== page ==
I for one am glad that my club are spending their money on the seat where I hope to watch my team for many years to come rather than on players who will probably have left by the time I have learned to pronounce their names.

PROMOTED VIDEO
Have you tried new the Independent Digital Edition apps?
Caption competition
Caption competition
Latest stories from i100
Have you tried new the Independent Digital Edition apps?

Bleacher Report

Daily Quiz
Independent Dating
and  

By clicking 'Search' you
are agreeing to our
Terms of Use.

Day In a Page

Isis hostage crisis: The prisoner swap has only one purpose for the militants - recognition its Islamic State exists and that foreign nations acknowledge its power

Isis hostage crisis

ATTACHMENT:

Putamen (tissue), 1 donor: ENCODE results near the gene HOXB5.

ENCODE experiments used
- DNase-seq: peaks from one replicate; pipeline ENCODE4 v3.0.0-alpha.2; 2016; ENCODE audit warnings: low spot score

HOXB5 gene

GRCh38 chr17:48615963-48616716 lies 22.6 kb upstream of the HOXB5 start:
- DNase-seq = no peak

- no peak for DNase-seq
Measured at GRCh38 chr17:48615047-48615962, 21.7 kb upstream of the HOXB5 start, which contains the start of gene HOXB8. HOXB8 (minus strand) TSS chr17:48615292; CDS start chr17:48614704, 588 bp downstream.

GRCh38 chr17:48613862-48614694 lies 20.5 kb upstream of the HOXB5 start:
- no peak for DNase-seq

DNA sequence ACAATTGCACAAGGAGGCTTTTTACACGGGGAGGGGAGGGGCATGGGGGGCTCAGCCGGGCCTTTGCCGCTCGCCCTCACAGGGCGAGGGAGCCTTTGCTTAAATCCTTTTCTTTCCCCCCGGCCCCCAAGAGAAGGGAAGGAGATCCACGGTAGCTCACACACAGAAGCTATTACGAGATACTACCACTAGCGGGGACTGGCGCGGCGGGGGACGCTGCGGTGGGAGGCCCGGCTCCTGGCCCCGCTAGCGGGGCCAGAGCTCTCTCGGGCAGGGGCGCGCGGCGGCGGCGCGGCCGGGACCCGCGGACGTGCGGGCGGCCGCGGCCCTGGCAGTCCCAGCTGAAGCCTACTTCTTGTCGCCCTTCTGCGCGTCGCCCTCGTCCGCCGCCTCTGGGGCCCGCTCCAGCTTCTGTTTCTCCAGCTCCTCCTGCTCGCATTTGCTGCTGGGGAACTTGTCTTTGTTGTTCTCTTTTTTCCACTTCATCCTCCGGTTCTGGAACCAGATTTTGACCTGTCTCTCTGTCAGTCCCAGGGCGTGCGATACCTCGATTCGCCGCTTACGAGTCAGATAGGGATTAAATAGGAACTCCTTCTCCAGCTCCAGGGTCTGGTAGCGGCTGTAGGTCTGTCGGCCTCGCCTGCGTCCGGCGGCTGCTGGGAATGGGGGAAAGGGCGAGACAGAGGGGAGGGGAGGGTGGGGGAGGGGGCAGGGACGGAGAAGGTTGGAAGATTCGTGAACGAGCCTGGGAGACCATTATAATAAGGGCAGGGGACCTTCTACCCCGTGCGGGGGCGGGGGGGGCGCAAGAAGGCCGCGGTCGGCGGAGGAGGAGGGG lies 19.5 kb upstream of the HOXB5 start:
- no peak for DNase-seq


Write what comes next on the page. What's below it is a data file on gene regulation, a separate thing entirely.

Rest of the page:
The prisoner swap has only one purpose for the militants - recognition its Islamic State exists and that foreign nations acknowledge its power, says Robert Fisk
Missing salvage expert who found $50m of sunken treasure before disappearing, tracked down at last

The runaway buccaneers and the ship full of gold

Salvage expert Tommy Thompson found sunken treasure worth millions. Then he vanished... until now
Homeless Veterans appeal: ‘If you’re hard on the world you are hard on yourself’

Homeless Veterans appeal: ‘If you’re hard on the world you are hard on yourself’

Maverick artist Grayson Perry backs our campaign
Assisted Dying Bill: I want to be able to decide about my own death - I want to have control of my life

Assisted Dying Bill: 'I want control of my life'

This week the Assisted Dying Bill is debated in the Lords. Virginia Ironside, who has already made plans for her own self-deliverance, argues that it's time we allowed people a humane, compassionate death
Move over, kale - cabbage is the new rising star

Cabbage is king again

Sophie Morris banishes thoughts of soggy school dinners and turns over a new leaf
11 best winter skin treats

Give your moisturiser a helping hand: 11 best winter skin treats

Get an extra boost of nourishment from one of these hard-working products